Data Sets

GIS data

Graphic of GIS layers (Credit: USGS)We have made our collection of digital datasets derived from published maps (original presentation scale: 1:100,000) available for download. Each dataset includes GIS data, metadata, and a georeferenced image of the map. We have also updated many of our GIS files to the GeMS standard (with more GeMS updates to come). PDF files of the map(s) and any accompanying reports are available for separate download.

All GIS data files   GeMS GIS data files

Rock properties—porosity and density

Diagram showing relatively large pore spaces between mineral grains of sandstone.Porosity and density of rocks explained. Includes equations and distribution data for dolomite, shale, and sandstone from Wisconsin’s aquifers and aquitards.

Rock properties


Portion of a Quaternary core sediment sampleTillPro is primarily a database of grain-size analyses performed on unlithified sediment samples collected from Wisconsin and analyzed in the Quaternary Laboratory at the Department of Geology and Geophysics, University of Wisconsin-Madison. (MS Access database)



A drill rig used to drill groundwater wells.

The wiscLITH database has been gleaned from the nearly 45,000 paper records maintained by the Survey. These records contain detailed descriptions of the rock types (including stratigraphy and lithology) encountered during well drilling. (MS Access database)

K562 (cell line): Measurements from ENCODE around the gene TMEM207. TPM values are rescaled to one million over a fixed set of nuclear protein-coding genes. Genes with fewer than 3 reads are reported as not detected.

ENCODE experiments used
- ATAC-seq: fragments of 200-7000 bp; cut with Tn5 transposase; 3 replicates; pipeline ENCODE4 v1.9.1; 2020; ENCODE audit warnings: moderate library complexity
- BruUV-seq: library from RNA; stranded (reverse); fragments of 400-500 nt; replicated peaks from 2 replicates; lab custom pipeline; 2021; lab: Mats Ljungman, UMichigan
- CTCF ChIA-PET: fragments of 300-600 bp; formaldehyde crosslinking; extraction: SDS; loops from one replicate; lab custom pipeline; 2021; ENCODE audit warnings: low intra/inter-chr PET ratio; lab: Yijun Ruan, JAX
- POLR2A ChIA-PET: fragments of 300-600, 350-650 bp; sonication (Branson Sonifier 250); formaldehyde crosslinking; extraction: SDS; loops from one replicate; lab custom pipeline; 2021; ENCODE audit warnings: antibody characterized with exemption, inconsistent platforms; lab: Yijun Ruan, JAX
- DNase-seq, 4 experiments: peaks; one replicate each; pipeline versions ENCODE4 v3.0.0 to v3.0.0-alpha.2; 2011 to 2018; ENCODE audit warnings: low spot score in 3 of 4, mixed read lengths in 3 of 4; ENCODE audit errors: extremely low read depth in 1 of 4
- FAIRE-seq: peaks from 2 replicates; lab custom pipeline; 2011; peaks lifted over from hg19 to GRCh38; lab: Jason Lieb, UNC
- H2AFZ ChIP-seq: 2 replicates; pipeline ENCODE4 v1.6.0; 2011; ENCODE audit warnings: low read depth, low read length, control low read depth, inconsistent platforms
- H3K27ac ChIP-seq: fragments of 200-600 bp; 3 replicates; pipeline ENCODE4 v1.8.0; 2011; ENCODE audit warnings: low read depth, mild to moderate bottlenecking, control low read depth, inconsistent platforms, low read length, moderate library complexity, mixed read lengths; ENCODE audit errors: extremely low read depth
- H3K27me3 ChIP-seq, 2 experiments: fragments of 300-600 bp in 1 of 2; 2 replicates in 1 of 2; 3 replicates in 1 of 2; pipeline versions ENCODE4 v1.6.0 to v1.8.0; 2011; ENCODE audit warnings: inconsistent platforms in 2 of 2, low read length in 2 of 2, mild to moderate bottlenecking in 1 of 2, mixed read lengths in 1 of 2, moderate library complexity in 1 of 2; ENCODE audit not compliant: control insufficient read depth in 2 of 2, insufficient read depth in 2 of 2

Geologic logs

The first page of a geologic log. At the top, it has information identifying the log's well and its location. Next are details about the well's drilling method, the name of who studied it, and the geologic formations it goes through. The bottom half shows the well's log as a table with geologic details for every 5 feet of the well's depth.
Sample log. (Click image to enlarge.)

Geologic logs are prepared from examination of drill cuttings (samples). Well drillers are usually required to submit drill cuttings to WGNHS for wells which are: (1) high capacity (>70 gallons per minute), such as irrigation or industrial wells, OR (2) public water supply wells, such as those for municipalities, schools, parks, or waysides.

Unfortunately, there are many wells for which WGNHS should have samples, but doesn’t. Reasons include: (1) samples not collected by well drillers, (2) samples collected but not submitted to the Survey, (3) samples sufficiently damaged after collection so as to render them useless (4) samples collected but not labeled, therefore also useless, (5) very difficult or unusual drilling conditions, which make sample collection difficult and/or samples collected meaningless.

When drill cuttings are received from the well driller, WGNHS geologists prepare geologic logs. These logs contain a detailed description of each sample. Because a sample is usually taken every 5 feet, these logs usually give much more detailed geologic information than well construction reports (WCRs). (Learn more about WCRs.)

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Other important data sets (external)